WHAT IT’S ABOUT:
This movie and Arctic Blast (I’m pretty sure that Arctic Blast is this movie’s spiritual sequel) raise the question of who thought that playing with the atmosphere to create doomsday-scenario movies was a good idea. Neither movie is horrendously bad, but the flip side of the coin is that neither one is particularly good. All the same it is End of the World Month and, if you’re a particularly cold-hearted individual, there can be a strange attraction to seeing the world being both destroyed and frozen over in a matter of moments.
One thing that’s beginning to emerge more and more as this experiment progresses is that the road to hell is paved with scientists with good intentions. Joanne is a lovely woman who has been deeply affected by the plight of people in areas plagued by drought and famine. Apparently Kansas and Ethiopia are on par with one another so far as these things go, which I’m not so sure of, but her intentions are good. Along with her colleague Damon Joanne has devised a revolutionary new technology that not only seeds clouds to make it rain but that will actually make the clouds in areas where there isn’t enough moisture for natural cloud formation. Now I can assure you that watching this pan out on-screen is about as thrilling as watching paint dry in slow motion but is apparently necessary if we’re to appreciate how this team of rag-tag scientists is going to save the world from their own creation.
The other thing that has become overly apparent throughout the course of Earth’s multiple ends is that groups of scientists should never be allowed free reign of any experiment. Nobody ever foresees the inevitably destructive outcome that their actions will have. Thankfully our brave audience has Charlie Price to fall back on. Charlie was once one of the world’s most recognised and respected scientists before he was forced out of the community for unmentioned reasons to pursue an exciting career writing trashy sci-fi novels about how the world will end through a number of man-made and natural disasters. In this world of enormous coincidences Charlie just happened to be holding a book signing in Generic Small Town, USA where Joanne was conducting her experiments. One moment the sun was shining and everyone was happy and the next thing you know buses and cars and all manner of debris are flying around in a very darkened sky.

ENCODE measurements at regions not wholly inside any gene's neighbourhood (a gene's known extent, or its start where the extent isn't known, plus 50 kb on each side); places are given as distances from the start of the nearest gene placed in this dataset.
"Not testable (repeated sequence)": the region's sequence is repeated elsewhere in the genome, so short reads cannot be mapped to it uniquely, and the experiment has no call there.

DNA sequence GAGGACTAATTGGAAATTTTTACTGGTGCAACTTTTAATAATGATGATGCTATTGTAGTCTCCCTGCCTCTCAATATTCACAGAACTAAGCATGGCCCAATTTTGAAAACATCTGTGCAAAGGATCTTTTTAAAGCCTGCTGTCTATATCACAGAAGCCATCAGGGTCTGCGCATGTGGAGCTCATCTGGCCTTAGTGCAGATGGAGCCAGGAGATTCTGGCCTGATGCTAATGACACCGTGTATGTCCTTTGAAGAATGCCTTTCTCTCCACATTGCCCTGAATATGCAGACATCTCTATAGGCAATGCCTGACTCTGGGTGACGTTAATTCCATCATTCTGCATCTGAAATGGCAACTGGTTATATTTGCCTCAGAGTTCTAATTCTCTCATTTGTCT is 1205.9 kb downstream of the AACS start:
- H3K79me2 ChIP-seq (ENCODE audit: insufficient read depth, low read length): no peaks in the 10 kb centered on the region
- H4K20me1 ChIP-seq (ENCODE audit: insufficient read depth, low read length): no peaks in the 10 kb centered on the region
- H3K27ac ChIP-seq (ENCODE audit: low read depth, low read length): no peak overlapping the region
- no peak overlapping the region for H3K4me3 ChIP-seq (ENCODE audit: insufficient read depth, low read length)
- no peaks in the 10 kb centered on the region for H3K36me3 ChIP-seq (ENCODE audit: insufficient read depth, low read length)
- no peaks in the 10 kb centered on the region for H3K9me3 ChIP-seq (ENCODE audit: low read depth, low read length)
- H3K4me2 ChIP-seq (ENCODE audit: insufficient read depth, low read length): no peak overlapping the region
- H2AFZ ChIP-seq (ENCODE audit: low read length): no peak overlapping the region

And the coincidences just keep on coming! Joanne, obviously aware of the fact that a small town’s near annihilation was not in the original test plan, goes to investigate the damage. She runs into Charlie and it’s revealed that they’ve known each other for donkey’s years. Charlie, using a little blackmail, convinces Joanne and Damon to take him along on their investigation to see what’s going on and how they can go about stopping it. Within a matter of moments Charlie has a theory as to what’s going on: the little machines flying around creating the clouds are doing so by draining the area of any moisture to form the clouds. As a result freezing cold air from the upper areas of the atmosphere are feeding down the way and creating the freezing tornadoes. This of course flies in the face of all scientific reasoning and no one’s prepared to believe him. Hopefully, through the use of a number of horrible analogies from his various novels, Charlie will be able to convince everyone that his plan is the best one and the only chance that humanity has to avoid becoming frozen popsicles.
LIFE’S LESSONS LEARNED:
- People thrown out of the scientific community can always fall back on being trashy novelists.
- Women only need to pee when someone’s told them that they can’t.
- People should never lose sight of the fact that they’ve made it rain.
- One should never smack a hornet’s nest in serious situations.
- Weather is known to be a fairly common occurrence across the globe.
- Bubonic plague is the only reasonable excuse for missing a TV interview.
- There is a big difference between a hug and trying to stay alive.
- You can justify breaking and entering by claiming that a series of doors are accidentally locked.
- It’s easy enough to ‘borrow’ access codes to US government satellites.
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